COVID-19 is a disease caused by SARS-CoV-2 and is mainly transmitted from human to human by breathing in droplets from the nose or mouth of an infected person or by touching the infected droplets on surfaces, then touching the eyes, nose or mouth. COVID-19 cases have been reported worldwide.
SARS-CoV-2, like all other viruses mutate (change) over time resulting in new forms (variants). SARS-CoV-2 and emerging variants of this virus are monitored carefully worldwide. Most are determined to be Variants of Interest (VOI) and are not generally a cause for concern. Others may be more infectious, cause more severe disease, or diagnostic tests, treatments or vaccine may be less effective. These variants are called Variants of Concern (VOC). VOC continue to circulate worldwide. The World Health Organization (WHO) provide details in their publication WHO Weekly Epidemiological Updates.
While some individuals who are infected with the virus will not experience any symptoms, others may experience a new continuous cough, high temperature or a loss of, or change in, normal sense of taste or smell. Other symptoms may include shortness of breath, unexplained tiredness / lack of energy, muscle aches and pains, not wanting to eat or not feeling hungry, headache, sore throat, stuffy or runny nose, diarrhoea, feeling sick or being sick.
In most cases COVID-19 is a mild illness, but some individuals can develop breathing difficulties and more severe illness such as pneumonia; complications may be life-threatening. Those who are elderly or have underlying health problems are more likely to develop severe disease. For some people, COVID-19 can cause symptoms that last weeks or months after the infection has gone. This is sometimes called post-COVID-19 syndrome or "long COVID".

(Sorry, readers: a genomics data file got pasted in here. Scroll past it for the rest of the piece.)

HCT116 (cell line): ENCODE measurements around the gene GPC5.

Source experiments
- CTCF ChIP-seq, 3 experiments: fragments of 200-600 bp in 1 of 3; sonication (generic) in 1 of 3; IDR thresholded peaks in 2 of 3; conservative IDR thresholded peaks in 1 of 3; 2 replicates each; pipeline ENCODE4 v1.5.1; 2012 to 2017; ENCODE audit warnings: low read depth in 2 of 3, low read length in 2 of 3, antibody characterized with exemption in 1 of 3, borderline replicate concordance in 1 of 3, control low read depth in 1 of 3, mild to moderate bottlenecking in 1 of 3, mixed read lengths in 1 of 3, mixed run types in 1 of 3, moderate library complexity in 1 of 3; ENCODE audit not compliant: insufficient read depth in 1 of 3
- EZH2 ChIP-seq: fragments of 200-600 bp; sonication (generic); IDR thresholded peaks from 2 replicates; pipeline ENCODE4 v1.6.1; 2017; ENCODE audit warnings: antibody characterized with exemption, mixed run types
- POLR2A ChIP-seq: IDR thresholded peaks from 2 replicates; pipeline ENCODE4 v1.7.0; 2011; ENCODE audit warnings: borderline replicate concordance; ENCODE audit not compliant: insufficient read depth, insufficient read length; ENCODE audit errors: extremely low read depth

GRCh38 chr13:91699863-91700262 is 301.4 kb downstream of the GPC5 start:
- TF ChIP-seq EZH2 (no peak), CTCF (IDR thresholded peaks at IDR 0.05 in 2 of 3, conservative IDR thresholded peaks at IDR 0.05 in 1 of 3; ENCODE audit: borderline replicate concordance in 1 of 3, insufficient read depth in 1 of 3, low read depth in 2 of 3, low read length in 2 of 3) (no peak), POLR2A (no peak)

A number of COVID-19 vaccines have been approved for use worldwide and significantly reduce the likelihood of severe illness, hospitalisation and death.
While mild symptoms can be managed at home, a number of treatments for severe COVID-19 are being used and further treatments continue to be evaluated in clinical trials.
To reduce the risk of coronavirus infection all travellers should:
To reduce the risk of passing coronavirus to others, anyone with respiratory symptoms should:
Detailed advice for people in England with COVID-19 symptoms is available. Advice for for Northern Ireland, Scotland and Wales may be different. Travellers abroad should follow the local public health advice of their host country.
Travellers should check and subscribe to updates from the Foreign, Commonwealth & Development Office (FCDO) travel advice for their destination/s along with advice regarding risk of disease which is available on our Country Information pages.
COVID-19 vaccination (used in conjunction with other measures such as physical distancing and personal hygiene measures) is a safe and effective preventive strategy in the management of COVID-19.
Further information on the UK programme including how to get the vaccination, is available on the NHS website.
See further details on demonstrating COVID-19 vaccine status and advice on vaccination of individuals who received COVID-19 vaccine overseas.